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The Temporary Salesperson

The Temporary Salesperson

How to Land a Temporary Job in Sales

"Be the 17th caller and win a day off, courtesy of Kelly Services and Magic 98." I heard this promotional announcement on a local radio station. Instead of offering a cash prize, they were offering their listeners some much-needed free time.

I didn't call. My first thought was that you'd have to have a pretty simple job with very little responsibility to be able to be replaced by a temp. Temporary workers just type, file and send out packages. Don't they?

Not exactly.

It turns out there are many different kinds of temporary jobs. "Rent a Manager" is the title of an article in Lufthansa magazine. One such interim manager is Albert Franke, who, according to the article, is "a jack-of-all-trades by profession. He may be in charge of technical development at a gaming-machine factory one year, or reorganizing production runs at a foundry the next. In the past ten years, Franke must have taken on at least a dozen such jobs.

Temporary workers are no longer confined to the mailroom; they serve in almost every capacity -- including sales -- in an organization.

Many companies already outsource their non-core competencies. Manufacturing rep firms flourish by providing an outside sales force.

Employing a temporary worker to fill in for a salesperson on maternity leave would be of great benefit to many companies. Taking over a territory while a salesperson recovers from an accident would also be beneficial. It is helpful to have worked in sales before taking on a temporary sales assignment. In order to be of real value to a company, you would have to move sales forward in your temporary territory, or at least keep them from slipping backwards. Temporary sales can be an ideal job for a salesperson who wants to see his or her family more than chase a six figure income.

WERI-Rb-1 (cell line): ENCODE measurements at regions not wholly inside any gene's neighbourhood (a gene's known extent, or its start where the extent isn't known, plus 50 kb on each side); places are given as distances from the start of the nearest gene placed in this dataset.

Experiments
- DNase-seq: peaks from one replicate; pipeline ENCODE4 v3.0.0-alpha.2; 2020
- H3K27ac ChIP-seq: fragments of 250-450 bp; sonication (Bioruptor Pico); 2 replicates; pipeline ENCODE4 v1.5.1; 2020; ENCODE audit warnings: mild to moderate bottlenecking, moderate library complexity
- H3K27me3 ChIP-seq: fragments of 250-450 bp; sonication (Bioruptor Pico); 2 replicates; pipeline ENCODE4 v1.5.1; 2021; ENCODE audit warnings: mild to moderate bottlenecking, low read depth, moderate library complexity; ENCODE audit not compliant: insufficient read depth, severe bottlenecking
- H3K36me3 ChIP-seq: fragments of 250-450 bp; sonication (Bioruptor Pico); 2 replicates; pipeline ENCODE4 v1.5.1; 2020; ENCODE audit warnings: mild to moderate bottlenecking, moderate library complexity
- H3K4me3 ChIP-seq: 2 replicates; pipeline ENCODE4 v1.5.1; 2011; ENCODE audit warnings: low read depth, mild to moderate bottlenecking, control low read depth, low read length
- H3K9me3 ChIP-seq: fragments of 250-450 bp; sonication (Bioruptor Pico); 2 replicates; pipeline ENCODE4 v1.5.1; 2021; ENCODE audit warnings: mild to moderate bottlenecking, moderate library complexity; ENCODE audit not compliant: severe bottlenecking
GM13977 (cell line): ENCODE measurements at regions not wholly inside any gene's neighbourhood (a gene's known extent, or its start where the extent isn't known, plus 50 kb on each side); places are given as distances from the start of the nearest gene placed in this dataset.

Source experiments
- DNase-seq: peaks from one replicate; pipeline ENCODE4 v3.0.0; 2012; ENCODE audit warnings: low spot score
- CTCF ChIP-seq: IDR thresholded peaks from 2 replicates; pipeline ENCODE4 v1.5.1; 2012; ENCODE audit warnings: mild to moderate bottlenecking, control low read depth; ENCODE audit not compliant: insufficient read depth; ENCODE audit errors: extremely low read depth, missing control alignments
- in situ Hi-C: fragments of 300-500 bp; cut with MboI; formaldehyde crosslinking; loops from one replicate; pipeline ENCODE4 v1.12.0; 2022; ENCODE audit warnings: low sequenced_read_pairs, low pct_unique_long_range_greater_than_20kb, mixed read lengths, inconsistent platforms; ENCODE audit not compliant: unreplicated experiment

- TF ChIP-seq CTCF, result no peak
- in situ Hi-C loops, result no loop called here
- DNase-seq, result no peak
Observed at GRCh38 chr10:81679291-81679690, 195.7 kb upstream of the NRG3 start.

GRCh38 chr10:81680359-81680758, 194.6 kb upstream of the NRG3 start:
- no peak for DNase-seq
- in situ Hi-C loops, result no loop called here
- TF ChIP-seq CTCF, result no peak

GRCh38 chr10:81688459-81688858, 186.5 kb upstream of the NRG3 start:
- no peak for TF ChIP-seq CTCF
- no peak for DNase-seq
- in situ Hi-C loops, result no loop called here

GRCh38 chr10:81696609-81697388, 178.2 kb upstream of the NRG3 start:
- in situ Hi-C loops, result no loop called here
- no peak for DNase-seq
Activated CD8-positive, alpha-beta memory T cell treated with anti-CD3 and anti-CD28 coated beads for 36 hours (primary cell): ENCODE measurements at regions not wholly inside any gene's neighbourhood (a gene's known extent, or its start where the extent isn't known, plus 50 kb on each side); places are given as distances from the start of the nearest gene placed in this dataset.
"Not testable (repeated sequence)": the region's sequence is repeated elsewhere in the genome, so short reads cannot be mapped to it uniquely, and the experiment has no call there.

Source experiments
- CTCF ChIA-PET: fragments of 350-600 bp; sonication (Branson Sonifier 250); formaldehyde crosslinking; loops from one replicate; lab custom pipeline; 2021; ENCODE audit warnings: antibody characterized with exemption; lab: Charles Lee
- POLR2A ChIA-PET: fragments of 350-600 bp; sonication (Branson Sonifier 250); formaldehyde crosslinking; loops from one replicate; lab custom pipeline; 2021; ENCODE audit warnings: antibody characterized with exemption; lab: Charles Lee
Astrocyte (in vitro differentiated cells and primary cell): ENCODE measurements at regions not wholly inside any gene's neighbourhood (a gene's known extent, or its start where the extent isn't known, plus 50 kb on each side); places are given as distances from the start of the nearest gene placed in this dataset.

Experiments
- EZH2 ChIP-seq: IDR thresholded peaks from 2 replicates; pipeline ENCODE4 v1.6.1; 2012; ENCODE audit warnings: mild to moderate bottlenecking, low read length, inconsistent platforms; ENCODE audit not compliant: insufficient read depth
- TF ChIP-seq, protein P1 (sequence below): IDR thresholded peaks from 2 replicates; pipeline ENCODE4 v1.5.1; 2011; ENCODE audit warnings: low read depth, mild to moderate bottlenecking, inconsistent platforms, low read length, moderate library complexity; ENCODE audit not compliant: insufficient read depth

Like the interim managers, temporary salespeople need to be mobile, independent, experienced and skilled. In other words, your value is that you don't require training and development. You step in and do the job.

Here are three ideas to help you land your temporary sales job:

  • Meet with the three or four biggest placement services in your area to see if they have ever placed temporary salespeople.
     
  • Go back to one or two old employers and see if they would hire you back in a temporary capacity.
     
  • Use your selling skills to sell employers on the need to keep sales moving forward and your ability to do that.

Then, all you have to do is produce sales and earn your big commissions. It seems like an easy job. However, the downside of a temporary sales job is the word temporary. Since customers want relationships with salespeople over a long time, you will probably not gain the big bucks by selling to any one customer or for any one company. It takes three to five years to establish yourself in an industry.

Learn more about sales careers.


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